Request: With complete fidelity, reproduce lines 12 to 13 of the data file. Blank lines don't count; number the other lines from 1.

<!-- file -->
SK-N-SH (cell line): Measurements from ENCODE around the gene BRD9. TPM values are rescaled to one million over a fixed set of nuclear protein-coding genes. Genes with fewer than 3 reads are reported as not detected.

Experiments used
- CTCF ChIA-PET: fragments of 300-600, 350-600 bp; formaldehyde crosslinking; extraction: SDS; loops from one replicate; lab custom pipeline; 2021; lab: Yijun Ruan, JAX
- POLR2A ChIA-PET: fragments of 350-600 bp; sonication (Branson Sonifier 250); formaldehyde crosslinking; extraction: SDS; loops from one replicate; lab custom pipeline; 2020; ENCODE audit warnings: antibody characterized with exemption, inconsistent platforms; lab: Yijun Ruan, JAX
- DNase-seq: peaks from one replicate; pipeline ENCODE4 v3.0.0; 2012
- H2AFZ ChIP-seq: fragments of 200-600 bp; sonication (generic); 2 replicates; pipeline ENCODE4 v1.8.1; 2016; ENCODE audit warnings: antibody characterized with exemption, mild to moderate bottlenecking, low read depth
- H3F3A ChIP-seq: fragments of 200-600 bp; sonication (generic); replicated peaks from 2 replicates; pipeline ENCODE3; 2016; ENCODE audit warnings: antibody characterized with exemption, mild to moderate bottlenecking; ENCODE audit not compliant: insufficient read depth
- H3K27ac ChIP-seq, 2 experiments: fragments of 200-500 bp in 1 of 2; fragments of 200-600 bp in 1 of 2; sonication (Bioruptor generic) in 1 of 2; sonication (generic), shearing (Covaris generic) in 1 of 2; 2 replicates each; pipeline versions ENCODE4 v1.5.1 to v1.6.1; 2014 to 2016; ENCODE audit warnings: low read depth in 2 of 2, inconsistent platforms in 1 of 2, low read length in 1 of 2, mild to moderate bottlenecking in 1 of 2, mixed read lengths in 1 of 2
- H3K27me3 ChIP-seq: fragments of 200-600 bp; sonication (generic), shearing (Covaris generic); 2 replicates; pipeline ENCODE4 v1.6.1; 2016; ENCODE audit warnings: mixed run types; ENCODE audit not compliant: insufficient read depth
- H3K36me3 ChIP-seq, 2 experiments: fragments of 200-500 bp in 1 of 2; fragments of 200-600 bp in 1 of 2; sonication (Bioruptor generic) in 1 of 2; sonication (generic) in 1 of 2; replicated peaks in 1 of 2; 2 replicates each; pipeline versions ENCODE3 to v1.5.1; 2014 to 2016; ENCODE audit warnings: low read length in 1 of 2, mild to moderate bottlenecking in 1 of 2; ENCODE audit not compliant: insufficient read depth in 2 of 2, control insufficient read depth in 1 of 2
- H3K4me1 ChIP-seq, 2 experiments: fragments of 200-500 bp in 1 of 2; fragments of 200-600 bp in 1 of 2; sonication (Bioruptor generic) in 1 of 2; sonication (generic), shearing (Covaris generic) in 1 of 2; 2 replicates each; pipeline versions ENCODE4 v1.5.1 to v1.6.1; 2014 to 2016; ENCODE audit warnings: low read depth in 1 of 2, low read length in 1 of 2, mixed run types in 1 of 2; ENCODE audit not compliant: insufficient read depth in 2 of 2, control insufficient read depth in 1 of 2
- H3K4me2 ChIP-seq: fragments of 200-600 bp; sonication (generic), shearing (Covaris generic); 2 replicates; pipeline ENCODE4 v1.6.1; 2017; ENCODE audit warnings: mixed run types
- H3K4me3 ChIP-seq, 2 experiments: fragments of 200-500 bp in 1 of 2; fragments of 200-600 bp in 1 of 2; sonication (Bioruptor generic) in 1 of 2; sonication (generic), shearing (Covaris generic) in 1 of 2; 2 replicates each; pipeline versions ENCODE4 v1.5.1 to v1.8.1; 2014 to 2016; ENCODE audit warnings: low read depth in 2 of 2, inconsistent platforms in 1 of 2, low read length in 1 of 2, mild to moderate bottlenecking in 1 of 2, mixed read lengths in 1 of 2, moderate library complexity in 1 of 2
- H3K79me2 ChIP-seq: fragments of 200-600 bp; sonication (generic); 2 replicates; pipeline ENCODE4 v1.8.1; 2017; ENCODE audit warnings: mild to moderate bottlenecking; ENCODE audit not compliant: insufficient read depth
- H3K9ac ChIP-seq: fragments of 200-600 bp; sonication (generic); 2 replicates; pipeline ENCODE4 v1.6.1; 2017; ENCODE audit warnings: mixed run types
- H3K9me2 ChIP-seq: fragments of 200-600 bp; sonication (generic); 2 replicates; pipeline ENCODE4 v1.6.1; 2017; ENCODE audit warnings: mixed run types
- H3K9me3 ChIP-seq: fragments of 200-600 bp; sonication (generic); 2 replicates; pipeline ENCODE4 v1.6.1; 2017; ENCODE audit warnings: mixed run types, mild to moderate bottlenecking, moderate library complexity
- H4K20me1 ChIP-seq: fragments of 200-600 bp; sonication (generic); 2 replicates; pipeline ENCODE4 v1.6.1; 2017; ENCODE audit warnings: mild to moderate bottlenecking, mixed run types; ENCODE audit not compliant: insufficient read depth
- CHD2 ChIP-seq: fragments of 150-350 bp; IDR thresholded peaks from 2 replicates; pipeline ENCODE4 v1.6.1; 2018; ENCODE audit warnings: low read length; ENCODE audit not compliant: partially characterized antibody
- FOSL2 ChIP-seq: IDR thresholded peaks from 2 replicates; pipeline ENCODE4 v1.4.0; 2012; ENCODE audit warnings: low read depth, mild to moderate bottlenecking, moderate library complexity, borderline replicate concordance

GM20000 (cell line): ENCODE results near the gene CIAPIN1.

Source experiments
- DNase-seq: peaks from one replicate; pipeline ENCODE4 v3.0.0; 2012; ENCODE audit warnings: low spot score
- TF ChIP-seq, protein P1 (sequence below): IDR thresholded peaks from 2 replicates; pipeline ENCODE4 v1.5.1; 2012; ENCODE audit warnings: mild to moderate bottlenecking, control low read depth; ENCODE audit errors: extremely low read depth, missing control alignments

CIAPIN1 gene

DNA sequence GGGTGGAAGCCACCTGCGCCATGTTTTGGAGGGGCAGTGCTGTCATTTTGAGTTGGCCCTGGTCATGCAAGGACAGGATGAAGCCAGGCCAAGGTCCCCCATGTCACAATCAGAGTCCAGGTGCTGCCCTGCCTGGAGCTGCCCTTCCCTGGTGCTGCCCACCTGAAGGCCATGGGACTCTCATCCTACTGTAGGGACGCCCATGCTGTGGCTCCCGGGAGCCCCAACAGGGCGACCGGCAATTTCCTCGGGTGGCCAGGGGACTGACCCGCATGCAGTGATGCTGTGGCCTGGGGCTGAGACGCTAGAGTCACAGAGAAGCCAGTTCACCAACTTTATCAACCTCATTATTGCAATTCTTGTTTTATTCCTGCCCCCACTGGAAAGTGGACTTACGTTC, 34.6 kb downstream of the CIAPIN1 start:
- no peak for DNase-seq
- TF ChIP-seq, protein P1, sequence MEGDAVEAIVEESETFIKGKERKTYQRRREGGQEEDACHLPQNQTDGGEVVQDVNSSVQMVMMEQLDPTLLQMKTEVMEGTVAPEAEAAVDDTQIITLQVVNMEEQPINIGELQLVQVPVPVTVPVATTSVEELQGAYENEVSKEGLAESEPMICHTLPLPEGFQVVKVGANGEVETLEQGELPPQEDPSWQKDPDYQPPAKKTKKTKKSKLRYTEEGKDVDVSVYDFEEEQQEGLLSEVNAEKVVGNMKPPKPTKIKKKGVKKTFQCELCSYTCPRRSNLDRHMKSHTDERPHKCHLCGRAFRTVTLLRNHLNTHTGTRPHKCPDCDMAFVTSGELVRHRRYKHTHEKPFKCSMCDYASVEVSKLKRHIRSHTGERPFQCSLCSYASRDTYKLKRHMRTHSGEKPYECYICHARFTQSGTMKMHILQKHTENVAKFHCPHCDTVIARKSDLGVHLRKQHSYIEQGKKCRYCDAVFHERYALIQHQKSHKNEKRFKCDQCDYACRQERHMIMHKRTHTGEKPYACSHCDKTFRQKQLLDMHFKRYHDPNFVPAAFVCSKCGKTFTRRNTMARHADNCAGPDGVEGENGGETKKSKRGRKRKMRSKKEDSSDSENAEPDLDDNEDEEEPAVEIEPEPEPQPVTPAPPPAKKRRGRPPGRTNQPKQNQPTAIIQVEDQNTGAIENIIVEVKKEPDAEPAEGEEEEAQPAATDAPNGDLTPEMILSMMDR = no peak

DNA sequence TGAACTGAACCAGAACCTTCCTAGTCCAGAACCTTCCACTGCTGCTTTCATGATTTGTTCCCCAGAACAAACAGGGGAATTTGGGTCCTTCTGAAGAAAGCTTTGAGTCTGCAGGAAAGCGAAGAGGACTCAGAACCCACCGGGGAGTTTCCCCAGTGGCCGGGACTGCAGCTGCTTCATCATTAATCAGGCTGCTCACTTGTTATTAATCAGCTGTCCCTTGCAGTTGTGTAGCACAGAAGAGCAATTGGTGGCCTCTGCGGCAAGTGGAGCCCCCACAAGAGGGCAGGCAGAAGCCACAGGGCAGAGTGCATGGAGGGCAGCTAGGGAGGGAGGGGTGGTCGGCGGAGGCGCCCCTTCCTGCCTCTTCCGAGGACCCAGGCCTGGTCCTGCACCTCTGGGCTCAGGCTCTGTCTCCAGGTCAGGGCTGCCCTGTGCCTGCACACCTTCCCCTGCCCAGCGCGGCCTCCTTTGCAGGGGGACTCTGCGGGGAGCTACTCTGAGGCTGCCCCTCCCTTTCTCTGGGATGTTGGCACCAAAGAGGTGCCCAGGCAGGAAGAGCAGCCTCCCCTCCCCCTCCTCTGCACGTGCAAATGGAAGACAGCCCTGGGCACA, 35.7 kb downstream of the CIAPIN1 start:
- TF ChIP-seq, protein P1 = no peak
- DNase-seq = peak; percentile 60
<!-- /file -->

- H3K4me2 ChIP-seq: fragments of 200-600 bp; sonication (generic), shearing (Covaris generic); 2 replicates; pipeline ENCODE4 v1.6.1; 2017; ENCODE audit warnings: mixed run types
- H3K4me3 ChIP-seq, 2 experiments: fragments of 200-500 bp in 1 of 2; fragments of 200-600 bp in 1 of 2; sonication (Bioruptor generic) in 1 of 2; sonication (generic), shearing (Covaris generic) in 1 of 2; 2 replicates each; pipeline versions ENCODE4 v1.5.1 to v1.8.1; 2014 to 2016; ENCODE audit warnings: low read depth in 2 of 2, inconsistent platforms in 1 of 2, low read length in 1 of 2, mild to moderate bottlenecking in 1 of 2, mixed read lengths in 1 of 2, moderate library complexity in 1 of 2